From weeds and insects to Mother Nature, farmers have a lot to think about when growing the food that ends up on our tables. Farmers use research and technology to raise more food using fewer resources and leaving a smaller environmental footprint. Read on to find out how farming has changed since the days of our grandparents.
Raising Healthy Crops
Farmers use crop inputs like herbicides, insecticides, fungicides and fertilizers to keep crops healthy so they can grow quality food.
Herbicides protect crops from weeds; insecticides protect crops from insects; and fungicides protect crops from diseases. Fertilizer consists of mostly naturally occurring nutrients to keep crops and soil healthy.
Up to 40 percent of the world’s crops are lost every year because of weeds, pests and diseases. Thankfully, with crop inputs like the ones listed above, farmers in the United States and South Dakota can protect their crops from losses.
Today’s crop inputs are regulated by federal and state agencies. Before farmers can use them, they must go through testing and become certified. Up to $256 million is spent to research and test new products before they reach the market. The registration and approval process is so rigorous that only one in 139,000 crop inputs reach the marketplace.
New technologies in farming, like precision agriculture, help farmers apply the right amount of crop protection products needed for their crops. They use these products efficiently to control weeds, insects and diseases without negatively affecting the land, air or water. Besides, crop protection products are expensive so farmers don’t want to use more than they have to.
This means you can rest assured that the food you’re buying at the grocery store is safe and nutritious. Farmers shop at the same stores you do. They make the same food choices as you and, at the end of the day, they sit around a table with their families and eat the same foods as you do.
Source: Glass Barn
Soybeans are a versatile crop that can be used in food ingredients, animal feed, fuel production and much more. Here’s a look into what happens in five months of growth.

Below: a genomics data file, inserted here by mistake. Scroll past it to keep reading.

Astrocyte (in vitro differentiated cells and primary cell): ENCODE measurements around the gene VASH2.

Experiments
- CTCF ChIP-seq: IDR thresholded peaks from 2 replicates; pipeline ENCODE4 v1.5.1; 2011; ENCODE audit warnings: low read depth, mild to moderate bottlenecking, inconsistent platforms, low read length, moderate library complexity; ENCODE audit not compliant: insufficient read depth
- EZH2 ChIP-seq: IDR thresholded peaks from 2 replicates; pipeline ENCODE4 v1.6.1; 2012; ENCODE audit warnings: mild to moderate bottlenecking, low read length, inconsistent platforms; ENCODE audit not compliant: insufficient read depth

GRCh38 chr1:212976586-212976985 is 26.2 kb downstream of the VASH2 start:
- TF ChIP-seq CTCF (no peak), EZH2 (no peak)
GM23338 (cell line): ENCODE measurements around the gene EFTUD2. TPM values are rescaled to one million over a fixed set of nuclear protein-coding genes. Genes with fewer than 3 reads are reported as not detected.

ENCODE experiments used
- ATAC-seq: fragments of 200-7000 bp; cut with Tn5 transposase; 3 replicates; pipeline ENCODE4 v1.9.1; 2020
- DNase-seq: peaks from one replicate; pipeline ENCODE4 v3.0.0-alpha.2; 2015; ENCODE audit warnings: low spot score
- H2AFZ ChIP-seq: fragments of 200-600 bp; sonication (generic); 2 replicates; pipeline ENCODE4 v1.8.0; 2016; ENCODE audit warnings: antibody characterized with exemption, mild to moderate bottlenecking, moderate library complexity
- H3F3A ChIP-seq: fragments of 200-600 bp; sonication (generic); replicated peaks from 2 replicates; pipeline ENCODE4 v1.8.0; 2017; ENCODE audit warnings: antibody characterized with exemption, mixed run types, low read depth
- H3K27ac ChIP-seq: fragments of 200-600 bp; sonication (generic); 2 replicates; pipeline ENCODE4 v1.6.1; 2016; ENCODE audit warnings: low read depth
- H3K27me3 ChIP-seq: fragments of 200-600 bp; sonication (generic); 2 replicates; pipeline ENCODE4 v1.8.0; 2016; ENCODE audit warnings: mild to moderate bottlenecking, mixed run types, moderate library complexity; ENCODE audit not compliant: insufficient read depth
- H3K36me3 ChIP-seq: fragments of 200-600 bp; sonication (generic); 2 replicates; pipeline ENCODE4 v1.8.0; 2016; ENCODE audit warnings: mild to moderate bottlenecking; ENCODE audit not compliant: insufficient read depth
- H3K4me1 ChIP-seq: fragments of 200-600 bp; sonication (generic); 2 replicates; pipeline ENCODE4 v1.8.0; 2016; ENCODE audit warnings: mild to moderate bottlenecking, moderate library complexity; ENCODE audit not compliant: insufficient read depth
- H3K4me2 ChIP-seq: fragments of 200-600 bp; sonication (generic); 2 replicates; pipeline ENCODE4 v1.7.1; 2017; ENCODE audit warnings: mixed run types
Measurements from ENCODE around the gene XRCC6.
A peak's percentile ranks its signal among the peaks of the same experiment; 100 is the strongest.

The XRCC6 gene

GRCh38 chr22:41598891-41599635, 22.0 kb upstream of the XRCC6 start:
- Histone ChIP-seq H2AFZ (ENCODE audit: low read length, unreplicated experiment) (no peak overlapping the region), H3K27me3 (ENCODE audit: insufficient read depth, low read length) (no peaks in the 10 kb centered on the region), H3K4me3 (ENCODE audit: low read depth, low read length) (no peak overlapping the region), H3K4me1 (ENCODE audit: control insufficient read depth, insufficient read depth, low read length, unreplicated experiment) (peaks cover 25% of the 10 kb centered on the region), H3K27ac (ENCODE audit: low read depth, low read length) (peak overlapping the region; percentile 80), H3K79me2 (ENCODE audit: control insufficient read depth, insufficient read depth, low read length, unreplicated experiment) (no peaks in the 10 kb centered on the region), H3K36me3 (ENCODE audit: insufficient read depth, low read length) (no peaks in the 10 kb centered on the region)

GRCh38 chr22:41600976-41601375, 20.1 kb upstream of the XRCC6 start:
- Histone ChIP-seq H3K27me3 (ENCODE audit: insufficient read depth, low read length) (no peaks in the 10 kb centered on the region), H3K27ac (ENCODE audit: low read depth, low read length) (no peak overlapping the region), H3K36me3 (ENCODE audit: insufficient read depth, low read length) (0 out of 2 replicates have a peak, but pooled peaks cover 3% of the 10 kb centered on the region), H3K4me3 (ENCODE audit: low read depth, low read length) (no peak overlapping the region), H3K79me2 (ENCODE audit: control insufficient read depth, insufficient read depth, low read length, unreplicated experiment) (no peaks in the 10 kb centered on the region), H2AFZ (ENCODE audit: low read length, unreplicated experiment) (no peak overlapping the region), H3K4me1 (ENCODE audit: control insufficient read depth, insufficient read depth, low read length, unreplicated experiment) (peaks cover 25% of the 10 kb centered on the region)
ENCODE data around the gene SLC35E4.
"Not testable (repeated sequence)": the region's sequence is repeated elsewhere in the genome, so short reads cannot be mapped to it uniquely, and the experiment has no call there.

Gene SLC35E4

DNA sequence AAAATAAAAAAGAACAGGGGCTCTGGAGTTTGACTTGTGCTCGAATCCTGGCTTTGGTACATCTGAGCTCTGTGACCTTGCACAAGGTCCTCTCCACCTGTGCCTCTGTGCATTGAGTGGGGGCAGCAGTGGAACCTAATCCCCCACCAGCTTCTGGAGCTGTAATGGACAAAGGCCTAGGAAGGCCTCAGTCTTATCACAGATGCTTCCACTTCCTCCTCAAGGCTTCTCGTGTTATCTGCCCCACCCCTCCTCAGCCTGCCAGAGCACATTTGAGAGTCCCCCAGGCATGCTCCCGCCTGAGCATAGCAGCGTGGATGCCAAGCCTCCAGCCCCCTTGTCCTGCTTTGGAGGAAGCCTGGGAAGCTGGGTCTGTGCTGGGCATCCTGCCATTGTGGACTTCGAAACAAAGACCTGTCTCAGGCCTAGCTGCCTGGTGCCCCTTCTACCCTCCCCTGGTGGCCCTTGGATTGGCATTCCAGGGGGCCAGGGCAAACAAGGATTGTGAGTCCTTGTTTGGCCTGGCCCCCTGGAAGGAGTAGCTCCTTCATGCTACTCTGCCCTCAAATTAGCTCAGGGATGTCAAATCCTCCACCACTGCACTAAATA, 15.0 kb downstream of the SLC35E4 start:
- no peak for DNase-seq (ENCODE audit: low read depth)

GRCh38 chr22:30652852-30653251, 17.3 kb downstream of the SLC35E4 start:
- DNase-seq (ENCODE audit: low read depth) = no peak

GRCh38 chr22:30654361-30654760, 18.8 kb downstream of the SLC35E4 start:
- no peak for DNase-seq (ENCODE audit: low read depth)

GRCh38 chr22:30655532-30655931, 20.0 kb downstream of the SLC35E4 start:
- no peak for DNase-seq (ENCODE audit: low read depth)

Spring – Soybeans are planted in early to mid-May. Five to 21 days after they’re planted, the first leaves, or cotyledons emerge. From there, the plant starts to develop more and more sets of leaves. These beginning stages are critical for the plant’s growth.
Summer – Once the leaves are established, the soybean plant starts to develop open purple flowers on its upper nodes to help in reproduction. Then, each plant starts setting pods, which are eventually filled with seeds.
Fall – In September, soybean pods change color from green to brown, which means they are reaching maturity. Farmers head out to the fields with their combines to harvest the crop, usually in October.
Farm chemicals, like pesticides and fertilizers, are powerful products that farmers take seriously. Before any farmer can use farm chemicals, they must go through testing to become certified. This ensures they understand how to safely handle the chemicals, properly apply them, keep our communities safe, protect the environment and reduce risk to those who are applying them. Here’s a look at what goes into proper applications:
- Rate – Today’s farm equipment and technology allow farmers to be precise in where they apply pesticides and fertilizer, reducing the overall amount applied while being more effective in the process.
- Time – During certain times in the growing season, a plant might need more nutrients, have to battle tough weeds or face disease pressures. Farmers take all this into consideration when deciding when and how often to spray.
- Place – Crops can only access fertilizers or pesticides if they are applied in the right place, and farmers need to be specific about how they apply them.
“One misunderstanding that I frequently hear is that farmers spray as much pesticides on crops as possible. That’s not true. The USDA regulates pesticides, and they’re expensive. Using pesticides in my garden and on the farm helps make my job easier and helps plants reach their full potential.” – Morgan, farmer from Colman